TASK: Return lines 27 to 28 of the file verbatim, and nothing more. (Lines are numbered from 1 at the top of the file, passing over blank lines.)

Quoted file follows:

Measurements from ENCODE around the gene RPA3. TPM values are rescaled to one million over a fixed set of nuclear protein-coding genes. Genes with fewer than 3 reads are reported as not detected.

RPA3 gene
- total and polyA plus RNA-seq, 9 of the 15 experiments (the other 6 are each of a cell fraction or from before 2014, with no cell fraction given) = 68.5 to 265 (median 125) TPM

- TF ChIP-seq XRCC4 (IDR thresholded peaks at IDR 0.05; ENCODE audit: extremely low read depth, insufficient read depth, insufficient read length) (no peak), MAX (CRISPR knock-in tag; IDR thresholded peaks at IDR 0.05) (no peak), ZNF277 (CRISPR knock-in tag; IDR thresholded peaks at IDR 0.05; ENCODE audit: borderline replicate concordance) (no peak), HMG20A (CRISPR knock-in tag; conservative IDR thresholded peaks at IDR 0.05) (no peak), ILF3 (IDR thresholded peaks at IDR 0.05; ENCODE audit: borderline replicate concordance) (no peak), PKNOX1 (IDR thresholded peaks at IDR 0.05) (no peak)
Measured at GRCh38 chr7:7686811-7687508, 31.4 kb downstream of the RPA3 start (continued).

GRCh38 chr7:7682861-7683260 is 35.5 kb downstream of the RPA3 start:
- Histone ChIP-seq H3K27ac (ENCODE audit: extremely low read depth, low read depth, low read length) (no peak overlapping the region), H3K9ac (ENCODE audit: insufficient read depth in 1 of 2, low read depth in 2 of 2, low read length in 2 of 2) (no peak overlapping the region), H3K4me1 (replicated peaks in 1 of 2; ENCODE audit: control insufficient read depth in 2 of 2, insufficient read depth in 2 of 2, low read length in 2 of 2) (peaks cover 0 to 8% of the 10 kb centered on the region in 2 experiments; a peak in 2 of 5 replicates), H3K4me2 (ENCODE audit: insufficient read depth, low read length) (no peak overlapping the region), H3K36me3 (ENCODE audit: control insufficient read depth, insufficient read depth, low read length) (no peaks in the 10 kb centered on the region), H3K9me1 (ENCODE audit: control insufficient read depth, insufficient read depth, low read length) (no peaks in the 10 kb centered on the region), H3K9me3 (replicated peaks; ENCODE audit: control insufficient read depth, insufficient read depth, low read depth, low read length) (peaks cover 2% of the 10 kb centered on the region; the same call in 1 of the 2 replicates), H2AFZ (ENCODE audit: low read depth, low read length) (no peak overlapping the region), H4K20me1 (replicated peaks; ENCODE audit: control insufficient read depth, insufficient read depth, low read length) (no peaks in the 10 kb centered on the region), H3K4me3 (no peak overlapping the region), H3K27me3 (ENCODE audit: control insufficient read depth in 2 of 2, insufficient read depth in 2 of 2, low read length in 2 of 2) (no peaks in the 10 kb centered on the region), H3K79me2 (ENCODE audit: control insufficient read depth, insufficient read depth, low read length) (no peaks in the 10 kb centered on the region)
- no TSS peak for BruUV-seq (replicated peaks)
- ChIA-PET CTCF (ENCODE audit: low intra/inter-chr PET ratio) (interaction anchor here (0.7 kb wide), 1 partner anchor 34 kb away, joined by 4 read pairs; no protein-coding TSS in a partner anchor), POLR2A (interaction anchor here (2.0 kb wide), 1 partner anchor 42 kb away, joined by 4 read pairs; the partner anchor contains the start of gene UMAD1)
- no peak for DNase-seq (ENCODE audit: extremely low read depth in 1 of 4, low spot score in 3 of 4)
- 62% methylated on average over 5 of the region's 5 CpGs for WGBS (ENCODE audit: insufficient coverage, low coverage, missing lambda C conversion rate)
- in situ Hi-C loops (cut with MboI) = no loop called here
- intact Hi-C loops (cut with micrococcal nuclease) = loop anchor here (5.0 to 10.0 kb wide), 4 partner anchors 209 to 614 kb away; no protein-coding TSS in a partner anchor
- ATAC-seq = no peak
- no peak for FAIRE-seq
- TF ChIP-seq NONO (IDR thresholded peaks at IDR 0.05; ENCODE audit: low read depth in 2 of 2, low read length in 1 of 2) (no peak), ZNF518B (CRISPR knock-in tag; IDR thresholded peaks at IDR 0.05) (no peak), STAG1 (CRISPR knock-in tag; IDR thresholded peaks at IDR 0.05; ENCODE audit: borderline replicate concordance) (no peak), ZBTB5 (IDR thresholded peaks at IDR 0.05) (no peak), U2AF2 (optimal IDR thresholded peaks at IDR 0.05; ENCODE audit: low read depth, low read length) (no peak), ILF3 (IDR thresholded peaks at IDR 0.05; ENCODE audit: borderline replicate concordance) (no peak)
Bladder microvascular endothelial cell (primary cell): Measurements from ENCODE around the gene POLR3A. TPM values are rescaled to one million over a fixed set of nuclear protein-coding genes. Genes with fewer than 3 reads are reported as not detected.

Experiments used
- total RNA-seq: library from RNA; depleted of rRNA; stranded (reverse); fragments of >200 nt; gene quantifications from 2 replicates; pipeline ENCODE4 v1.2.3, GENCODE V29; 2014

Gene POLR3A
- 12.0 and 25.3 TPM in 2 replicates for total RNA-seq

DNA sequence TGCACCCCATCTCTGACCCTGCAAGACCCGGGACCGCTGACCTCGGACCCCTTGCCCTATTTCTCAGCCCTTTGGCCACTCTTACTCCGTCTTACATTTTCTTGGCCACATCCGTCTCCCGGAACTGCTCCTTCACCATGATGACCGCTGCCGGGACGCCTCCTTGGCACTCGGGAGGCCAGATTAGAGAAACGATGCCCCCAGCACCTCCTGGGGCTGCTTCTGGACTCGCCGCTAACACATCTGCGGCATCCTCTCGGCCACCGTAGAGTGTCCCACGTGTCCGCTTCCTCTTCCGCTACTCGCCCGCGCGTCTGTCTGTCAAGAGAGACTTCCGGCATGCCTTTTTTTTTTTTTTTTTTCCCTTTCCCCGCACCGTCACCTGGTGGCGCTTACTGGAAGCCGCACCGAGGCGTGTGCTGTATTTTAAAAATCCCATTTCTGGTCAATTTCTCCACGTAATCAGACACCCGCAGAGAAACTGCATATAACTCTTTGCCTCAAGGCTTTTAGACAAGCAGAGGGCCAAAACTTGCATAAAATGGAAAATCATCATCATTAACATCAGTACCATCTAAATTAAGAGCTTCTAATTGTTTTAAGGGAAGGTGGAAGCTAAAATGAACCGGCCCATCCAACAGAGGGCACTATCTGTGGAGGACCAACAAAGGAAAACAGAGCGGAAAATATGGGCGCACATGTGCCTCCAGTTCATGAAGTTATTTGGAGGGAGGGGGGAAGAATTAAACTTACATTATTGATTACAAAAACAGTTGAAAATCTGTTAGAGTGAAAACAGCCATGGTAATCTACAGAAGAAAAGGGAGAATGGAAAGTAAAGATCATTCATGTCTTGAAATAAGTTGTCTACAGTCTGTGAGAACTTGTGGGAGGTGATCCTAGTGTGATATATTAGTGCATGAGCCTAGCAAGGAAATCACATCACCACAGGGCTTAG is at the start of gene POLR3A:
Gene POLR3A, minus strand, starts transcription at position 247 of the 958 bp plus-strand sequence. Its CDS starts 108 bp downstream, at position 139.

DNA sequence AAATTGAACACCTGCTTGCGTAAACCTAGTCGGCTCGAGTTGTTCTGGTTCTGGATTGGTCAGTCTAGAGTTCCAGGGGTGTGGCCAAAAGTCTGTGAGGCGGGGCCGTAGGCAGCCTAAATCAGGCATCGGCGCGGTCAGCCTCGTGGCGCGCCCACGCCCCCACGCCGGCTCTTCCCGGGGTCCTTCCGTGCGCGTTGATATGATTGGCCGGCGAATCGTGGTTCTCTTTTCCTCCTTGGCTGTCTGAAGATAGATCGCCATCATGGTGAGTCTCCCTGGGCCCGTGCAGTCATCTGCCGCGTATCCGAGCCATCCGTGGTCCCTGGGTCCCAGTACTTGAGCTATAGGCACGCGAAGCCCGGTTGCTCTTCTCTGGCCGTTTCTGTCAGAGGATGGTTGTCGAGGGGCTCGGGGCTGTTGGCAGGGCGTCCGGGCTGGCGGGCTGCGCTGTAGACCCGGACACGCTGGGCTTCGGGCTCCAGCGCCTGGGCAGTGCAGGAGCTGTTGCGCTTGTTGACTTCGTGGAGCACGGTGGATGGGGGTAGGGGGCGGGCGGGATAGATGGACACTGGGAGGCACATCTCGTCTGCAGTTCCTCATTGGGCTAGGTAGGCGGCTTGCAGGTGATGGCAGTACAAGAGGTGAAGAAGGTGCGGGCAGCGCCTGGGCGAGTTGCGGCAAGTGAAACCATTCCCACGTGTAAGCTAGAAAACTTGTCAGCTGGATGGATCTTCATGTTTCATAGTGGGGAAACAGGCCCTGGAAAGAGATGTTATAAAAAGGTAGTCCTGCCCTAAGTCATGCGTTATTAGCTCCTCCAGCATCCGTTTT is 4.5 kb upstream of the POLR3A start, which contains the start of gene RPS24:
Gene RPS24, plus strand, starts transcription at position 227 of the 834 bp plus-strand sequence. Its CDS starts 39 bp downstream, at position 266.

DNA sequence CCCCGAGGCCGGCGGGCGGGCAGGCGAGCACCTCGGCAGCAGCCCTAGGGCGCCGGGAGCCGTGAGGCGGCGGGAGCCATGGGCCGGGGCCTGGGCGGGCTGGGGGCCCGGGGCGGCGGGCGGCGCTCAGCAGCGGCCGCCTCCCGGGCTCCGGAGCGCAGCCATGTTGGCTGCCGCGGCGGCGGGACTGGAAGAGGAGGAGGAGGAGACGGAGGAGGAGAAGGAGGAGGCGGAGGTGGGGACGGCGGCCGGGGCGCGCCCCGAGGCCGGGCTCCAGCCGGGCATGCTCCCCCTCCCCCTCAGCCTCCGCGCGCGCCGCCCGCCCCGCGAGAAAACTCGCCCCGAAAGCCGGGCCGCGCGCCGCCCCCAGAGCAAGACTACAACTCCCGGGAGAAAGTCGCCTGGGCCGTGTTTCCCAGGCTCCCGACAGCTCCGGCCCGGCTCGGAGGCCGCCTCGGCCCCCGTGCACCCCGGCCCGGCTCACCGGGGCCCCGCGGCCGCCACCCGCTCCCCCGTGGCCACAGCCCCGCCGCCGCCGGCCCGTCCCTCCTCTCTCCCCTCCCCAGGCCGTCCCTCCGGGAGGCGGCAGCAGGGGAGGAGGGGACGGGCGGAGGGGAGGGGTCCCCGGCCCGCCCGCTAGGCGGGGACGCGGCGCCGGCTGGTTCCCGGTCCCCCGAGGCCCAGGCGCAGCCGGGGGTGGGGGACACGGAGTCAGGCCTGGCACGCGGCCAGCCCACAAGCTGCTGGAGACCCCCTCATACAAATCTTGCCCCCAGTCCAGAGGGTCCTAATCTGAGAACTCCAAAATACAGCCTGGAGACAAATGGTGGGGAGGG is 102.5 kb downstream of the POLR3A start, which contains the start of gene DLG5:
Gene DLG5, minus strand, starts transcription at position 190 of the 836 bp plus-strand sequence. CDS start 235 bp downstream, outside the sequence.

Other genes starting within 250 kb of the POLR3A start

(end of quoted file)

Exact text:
Gene DLG5, minus strand, starts transcription at position 190 of the 836 bp plus-strand sequence. CDS start 235 bp downstream, outside the sequence.

Other genes starting within 250 kb of the POLR3A start